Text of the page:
It has something to do with the demon of "continuity", an invention of Marvel's in the 1960s that gave its superhero books greater depth and literary credence than DC, which lagged behind as "kid's stuff" for decades. "Continuity" already existed in slice-of-life strips like Gasoline Alley, but applied to the serial adventures of a superhero, it meant that characters would age, graduate from school, fall in and out of love, marry, have children, and interact with each other and the "real" world. Thus Captain America would have his heart broken by Richard Nixon and expose Ronald Reagan as a reptilian alien conqueror; Peter Parker, hero of a soap opera for boys, would sooner or later have to choose between Felicia Hardy or Mary Jane, and marriage meant a family and hostages to fortune.

But continuty meant calcified pipes choking off the water, like the ones in Peter Brook's old opera house, conventions that become sacred cows and then taboos. If a series character becomes successful-- steady contracts and health insurance for all-- continuity becomes a trap. Some series have so much back story, they can scarcely move. The more brilliant creators, like musicians improvising on a theme, can play with an archetype without breaking it, but for journeymen artists and writers it must be like writing the hundredth episode of MacGuyver-- what's the gimmick this week, and how will our hero escape it while coming out the other end without fundamental change? Star Trek writers had a direct approach to this conundrum: kill off the love interest in the next-to-last scene. The much reviled editor-in-chief at Marvel, Joe Quesada, can think of no better solution to his characters' problems than to burn everything down and start over. DC avoided the continuity trap longer than Marvel did, primarily aiming their books at young children and tweens. They could play with continuity in the most absurd ways, and who the heck cared? Marvel marketed itself towards adolescents and college students, and they paid attention to whether the Hulk was grey or green. When DC started getting "gritty" like Marvel, they found themselves trying to make sense of infinite crises as byzantine as a history of religious wars.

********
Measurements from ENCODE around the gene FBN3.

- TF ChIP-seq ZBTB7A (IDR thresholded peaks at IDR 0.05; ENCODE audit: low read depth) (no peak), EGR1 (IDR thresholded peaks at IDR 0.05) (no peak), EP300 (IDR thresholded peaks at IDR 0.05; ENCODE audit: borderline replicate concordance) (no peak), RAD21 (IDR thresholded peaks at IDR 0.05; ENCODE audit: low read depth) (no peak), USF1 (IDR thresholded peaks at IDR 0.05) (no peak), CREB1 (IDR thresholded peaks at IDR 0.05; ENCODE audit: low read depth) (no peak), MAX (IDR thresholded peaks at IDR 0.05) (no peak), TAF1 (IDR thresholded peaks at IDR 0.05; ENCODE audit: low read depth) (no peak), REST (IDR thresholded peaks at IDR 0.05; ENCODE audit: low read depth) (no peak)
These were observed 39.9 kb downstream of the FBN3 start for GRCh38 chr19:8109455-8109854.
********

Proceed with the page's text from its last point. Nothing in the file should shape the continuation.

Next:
Which leads us to the crisis in monotheistic religions, and people willing to murder in an argument over whether the eyes of God are grey or green. The insistence on historical veracity found in Judaism, Christianity and Islam seems to me another version of this pernicious trait, with real casualties. It perverts the intention of the archetype. Hinduism, though it makes room for ten thousand gods, seems no better at suppressing the will to murder or die over something that cannot be known. Even Buddhism was perverted by the samurai to affect indifference to life and death and the suffering of others. Mental flexibity, the ability to play with ideas and explore alternatives, allowed us to take over the planet, and a lack of flexibility now finds us strangling each other's children in a dispute about which end of a hard-boiled egg an invisible being orders us to open first. Why an entity with ten thousand names would be so insecure is beyond me. Worst Excuse for Murder Ever.